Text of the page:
At flying saucer to the sky
At flying saucer to the sky
Six teams battle for promotion in Katowice
The 2016 IIHF Ice Hockey World Championship Division I Group A begins on Saturday and teams have been registered tonight.
Six teams convene at the historic venue that once hosted the top division of the World Championship in 1976. Poland at that time played in the top division and had a seventh-place finish after even reaching fifth place in the preliminary round with a sensational 6-4 opening-day victory against the defending champion from the Soviet Union.
Spodek, fittingly to the arena’s architecture also the Polish word for “flying saucer”, also hosted the World Championship B-Pool in 2000 where Germany earned promotion.
Interestingly, only two of the eight teams from that time play in the second tier of world hockey: Poland and Slovenia. Denmark, Germany and Kazakhstan will play at the top division in Russia in May while Great Britain, Estonia and the Netherlands play at the levels below.
From the national team candidates Poland’s Adam Borzecki was playing at that tournament as was Jacek Plachta, now the head coach. Slovenian defenceman Ales Krajnc and head coach Nik Zupancic were also playing here in 2000.
For one or even two of the six teams Katowice will be on the road to Cologne and Paris, the venues of the 2017 IIHF Ice Hockey World Championship jointly co-hosted by Germany and France. Since the last Congress approved that both host countries will be automatically seeded for the top division and can’t get relegated, only the winner of the 2016 IIHF Ice Hockey World Championship Division I Group A will earn promotion for sure. If Germany and France end up in positions 7 and 8 in Group A during the 2016 IIHF Ice Hockey World Championship, only the tournament winner in Katowice will be promoted and only one team will be relegated from the top division. Otherwise the top-two ranked teams in Katowice will be promoted and two teams from the top division relegated.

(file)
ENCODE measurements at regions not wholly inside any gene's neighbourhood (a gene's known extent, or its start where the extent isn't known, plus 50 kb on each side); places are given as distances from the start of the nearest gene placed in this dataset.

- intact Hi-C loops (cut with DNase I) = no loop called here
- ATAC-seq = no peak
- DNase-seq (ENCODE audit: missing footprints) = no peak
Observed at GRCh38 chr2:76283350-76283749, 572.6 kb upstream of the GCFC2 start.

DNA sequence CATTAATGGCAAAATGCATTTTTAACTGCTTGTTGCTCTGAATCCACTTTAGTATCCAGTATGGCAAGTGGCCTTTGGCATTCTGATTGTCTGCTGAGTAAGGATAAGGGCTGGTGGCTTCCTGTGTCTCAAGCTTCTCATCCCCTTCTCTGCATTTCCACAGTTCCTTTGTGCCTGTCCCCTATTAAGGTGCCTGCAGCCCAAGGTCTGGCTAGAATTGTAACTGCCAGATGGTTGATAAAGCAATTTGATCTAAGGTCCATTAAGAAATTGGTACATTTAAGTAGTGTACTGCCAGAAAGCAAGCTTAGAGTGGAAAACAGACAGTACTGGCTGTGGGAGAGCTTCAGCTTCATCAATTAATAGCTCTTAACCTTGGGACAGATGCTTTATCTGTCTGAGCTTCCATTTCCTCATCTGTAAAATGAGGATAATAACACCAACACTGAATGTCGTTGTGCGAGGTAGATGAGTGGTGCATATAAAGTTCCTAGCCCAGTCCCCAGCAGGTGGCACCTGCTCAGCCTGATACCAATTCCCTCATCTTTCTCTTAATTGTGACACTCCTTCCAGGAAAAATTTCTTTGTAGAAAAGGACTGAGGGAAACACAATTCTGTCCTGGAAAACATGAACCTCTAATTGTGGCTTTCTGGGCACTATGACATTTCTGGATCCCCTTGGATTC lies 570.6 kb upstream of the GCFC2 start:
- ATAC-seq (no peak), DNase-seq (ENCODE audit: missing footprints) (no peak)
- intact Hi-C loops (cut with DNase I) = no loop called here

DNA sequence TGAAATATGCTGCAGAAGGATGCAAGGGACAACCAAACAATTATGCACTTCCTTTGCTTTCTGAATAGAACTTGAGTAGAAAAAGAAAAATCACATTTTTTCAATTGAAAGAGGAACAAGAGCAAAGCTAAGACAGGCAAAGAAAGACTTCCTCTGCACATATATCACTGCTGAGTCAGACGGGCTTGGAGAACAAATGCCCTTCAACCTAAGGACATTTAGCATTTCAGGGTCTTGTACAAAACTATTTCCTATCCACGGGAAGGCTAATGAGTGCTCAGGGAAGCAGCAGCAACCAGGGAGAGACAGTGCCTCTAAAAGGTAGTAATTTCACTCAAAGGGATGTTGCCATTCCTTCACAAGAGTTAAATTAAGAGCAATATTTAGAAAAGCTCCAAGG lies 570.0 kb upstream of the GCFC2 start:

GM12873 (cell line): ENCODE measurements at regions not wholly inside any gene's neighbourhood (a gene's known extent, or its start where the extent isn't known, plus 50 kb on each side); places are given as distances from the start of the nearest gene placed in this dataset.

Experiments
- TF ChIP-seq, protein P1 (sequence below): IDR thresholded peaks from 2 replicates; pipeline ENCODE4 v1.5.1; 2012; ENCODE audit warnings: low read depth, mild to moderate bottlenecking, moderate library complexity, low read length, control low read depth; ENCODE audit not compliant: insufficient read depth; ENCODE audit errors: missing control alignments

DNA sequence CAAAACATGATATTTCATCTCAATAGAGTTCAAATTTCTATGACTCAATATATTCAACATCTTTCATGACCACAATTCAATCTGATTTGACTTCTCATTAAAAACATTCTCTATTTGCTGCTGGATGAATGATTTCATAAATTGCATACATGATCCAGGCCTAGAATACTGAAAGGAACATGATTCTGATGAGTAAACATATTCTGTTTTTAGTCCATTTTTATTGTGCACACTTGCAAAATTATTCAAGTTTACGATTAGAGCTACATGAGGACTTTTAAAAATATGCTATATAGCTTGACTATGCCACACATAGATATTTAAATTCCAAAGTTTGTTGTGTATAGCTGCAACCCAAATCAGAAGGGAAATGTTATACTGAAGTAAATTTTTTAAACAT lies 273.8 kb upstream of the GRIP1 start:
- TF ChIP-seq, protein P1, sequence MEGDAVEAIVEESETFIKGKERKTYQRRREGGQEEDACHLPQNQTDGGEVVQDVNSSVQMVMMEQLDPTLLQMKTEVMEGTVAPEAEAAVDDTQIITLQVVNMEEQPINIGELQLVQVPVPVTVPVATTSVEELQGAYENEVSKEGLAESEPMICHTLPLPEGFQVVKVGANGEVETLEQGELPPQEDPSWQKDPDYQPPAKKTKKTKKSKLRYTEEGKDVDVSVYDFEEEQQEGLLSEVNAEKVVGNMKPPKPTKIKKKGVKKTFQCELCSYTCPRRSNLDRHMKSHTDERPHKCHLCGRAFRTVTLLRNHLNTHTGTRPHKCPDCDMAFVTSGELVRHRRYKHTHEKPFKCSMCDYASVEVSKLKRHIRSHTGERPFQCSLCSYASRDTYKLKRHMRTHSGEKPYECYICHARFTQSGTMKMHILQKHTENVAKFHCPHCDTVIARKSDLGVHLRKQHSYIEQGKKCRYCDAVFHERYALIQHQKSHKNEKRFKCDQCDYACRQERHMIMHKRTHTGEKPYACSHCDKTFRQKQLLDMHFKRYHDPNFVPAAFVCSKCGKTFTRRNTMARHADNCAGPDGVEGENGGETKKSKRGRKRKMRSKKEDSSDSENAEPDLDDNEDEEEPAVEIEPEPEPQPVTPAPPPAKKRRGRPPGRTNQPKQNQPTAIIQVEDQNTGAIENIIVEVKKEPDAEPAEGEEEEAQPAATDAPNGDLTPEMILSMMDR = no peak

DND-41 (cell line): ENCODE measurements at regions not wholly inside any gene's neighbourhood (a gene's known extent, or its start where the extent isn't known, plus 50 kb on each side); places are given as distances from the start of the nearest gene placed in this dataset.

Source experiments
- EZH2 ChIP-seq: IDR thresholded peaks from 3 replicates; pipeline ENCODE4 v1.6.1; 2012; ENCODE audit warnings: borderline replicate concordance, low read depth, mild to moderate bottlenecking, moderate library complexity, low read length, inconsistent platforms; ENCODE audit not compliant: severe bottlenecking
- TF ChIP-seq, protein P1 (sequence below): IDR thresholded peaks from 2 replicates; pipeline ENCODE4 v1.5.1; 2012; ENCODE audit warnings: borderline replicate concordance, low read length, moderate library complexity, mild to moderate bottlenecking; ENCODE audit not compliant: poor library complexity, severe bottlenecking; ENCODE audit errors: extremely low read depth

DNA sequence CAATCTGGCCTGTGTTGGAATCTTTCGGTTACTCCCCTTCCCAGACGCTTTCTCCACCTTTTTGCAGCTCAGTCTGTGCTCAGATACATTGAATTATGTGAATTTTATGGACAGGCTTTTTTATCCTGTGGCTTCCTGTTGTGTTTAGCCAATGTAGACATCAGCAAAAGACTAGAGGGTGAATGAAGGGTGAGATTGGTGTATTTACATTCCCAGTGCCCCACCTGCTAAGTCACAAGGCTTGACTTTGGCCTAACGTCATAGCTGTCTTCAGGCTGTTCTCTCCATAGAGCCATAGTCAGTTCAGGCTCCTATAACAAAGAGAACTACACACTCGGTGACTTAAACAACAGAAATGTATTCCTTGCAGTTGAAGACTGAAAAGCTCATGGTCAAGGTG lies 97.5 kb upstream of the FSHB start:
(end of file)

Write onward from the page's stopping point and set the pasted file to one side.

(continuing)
Austria and Slovenia are the teams coming down from the top division. Both will be among the favourites to go up again as they did two years ago when the tournament was held in Goyang near the Korean capital of Seoul. However, that tournament showed that it’s not that easy to get back. Slovenia started with a 2-1 loss to Japan, which missed promotion only on the last day.
Austria announced first place as the clear goal and travelled from Vienna to Katowice by bus on Thursday. In Vienna they edged Italy 3-2 in a pre-competition game but the team looks quite different from last year’s. While Bernhard Starkbaum and Rene Swette are expected to share ice time in the net again, only two defencemen from last year’s team – Alexander Pallestrang and Martin Schumnig – return to this year’s squad. On the offence six forwards return from the team that played in Prague last year. The Austrians left a roster spot open in case Michael Raffl’s Philadelphia Flyers should lose in the first round of the Stanley Cup playoffs.
Also Slovenia will come with a mix of core players and new faces. Several key players will be missing. Los Angeles Kings star Anze Kopitar is just one of the players who won’t make it to Katowice due to playoffs in top hockey countries. Tomaz Razingar ended his career after last year’s demotion and Jan Mursak suffered an injury during the KHL playoffs with CSKA Moscow. The Slovenes left five roster spots open for an eventual late addition while on Wednesday five players without World Championship experience skated in the 3-0 exhibition game win against Hungary as well as veterans Andrej Hebar and Jakob Milovanovic, who return after several years out of the national team.